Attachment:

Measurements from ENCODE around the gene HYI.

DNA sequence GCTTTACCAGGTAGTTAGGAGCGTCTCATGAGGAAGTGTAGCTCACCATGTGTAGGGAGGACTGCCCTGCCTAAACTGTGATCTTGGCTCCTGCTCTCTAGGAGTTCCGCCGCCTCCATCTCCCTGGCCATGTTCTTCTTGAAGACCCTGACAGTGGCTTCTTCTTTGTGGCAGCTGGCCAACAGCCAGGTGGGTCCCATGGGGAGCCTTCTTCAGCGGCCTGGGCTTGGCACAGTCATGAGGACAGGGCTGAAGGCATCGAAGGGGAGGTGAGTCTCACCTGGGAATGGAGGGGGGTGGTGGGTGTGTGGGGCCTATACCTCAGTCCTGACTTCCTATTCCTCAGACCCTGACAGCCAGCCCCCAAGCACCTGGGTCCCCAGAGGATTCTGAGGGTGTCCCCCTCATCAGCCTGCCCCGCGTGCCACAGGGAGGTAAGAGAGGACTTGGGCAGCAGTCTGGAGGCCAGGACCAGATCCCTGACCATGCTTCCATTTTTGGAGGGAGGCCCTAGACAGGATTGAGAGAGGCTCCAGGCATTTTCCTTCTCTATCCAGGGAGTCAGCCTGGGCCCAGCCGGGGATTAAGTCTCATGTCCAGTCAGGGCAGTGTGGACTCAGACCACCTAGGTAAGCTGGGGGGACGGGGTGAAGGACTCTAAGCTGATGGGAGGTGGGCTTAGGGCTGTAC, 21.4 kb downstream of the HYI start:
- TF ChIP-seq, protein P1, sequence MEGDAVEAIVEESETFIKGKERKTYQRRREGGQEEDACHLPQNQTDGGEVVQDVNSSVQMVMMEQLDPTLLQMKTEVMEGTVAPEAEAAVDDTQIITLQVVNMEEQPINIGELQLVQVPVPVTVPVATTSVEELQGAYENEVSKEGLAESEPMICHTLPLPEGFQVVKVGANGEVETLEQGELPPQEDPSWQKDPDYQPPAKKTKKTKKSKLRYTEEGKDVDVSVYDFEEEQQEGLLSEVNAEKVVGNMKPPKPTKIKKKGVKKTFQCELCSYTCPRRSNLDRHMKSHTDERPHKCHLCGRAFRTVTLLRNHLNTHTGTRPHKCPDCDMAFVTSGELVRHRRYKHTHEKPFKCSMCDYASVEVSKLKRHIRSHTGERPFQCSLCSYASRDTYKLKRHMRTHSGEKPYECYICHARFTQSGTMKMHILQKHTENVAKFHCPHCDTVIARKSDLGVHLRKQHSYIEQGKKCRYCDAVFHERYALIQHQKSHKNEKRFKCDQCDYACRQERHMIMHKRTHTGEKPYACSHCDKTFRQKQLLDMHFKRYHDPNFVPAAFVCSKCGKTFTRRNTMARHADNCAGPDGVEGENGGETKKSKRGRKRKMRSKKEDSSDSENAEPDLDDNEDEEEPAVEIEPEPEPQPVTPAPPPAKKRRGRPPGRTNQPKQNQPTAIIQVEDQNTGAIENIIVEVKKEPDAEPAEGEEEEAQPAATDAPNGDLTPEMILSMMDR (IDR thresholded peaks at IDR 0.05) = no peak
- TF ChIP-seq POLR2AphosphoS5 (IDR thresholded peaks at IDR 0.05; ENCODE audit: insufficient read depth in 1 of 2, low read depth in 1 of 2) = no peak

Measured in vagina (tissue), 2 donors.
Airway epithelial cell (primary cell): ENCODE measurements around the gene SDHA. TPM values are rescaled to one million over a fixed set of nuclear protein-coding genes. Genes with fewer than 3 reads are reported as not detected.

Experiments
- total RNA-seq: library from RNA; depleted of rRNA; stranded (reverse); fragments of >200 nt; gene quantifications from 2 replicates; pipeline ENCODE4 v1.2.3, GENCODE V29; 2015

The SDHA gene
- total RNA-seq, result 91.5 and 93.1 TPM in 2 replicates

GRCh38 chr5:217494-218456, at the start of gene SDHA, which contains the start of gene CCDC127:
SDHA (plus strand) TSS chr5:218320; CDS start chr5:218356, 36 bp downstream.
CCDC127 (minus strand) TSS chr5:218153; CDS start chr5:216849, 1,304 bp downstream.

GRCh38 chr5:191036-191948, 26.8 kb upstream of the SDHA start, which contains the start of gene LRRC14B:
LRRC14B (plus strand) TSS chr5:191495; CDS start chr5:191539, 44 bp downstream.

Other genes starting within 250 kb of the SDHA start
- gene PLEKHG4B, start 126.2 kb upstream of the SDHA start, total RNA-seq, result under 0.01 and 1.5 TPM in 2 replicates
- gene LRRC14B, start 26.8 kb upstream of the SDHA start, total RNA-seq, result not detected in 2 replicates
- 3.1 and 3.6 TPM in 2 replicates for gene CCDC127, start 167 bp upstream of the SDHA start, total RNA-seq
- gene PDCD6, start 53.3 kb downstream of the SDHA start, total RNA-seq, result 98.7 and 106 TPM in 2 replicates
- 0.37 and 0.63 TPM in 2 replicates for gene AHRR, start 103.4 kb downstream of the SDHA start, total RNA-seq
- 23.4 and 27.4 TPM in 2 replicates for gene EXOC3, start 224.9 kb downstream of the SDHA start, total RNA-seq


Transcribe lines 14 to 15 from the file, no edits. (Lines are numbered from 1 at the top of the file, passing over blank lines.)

GRCh38 chr5:191036-191948, 26.8 kb upstream of the SDHA start, which contains the start of gene LRRC14B:
LRRC14B (plus strand) TSS chr5:191495; CDS start chr5:191539, 44 bp downstream.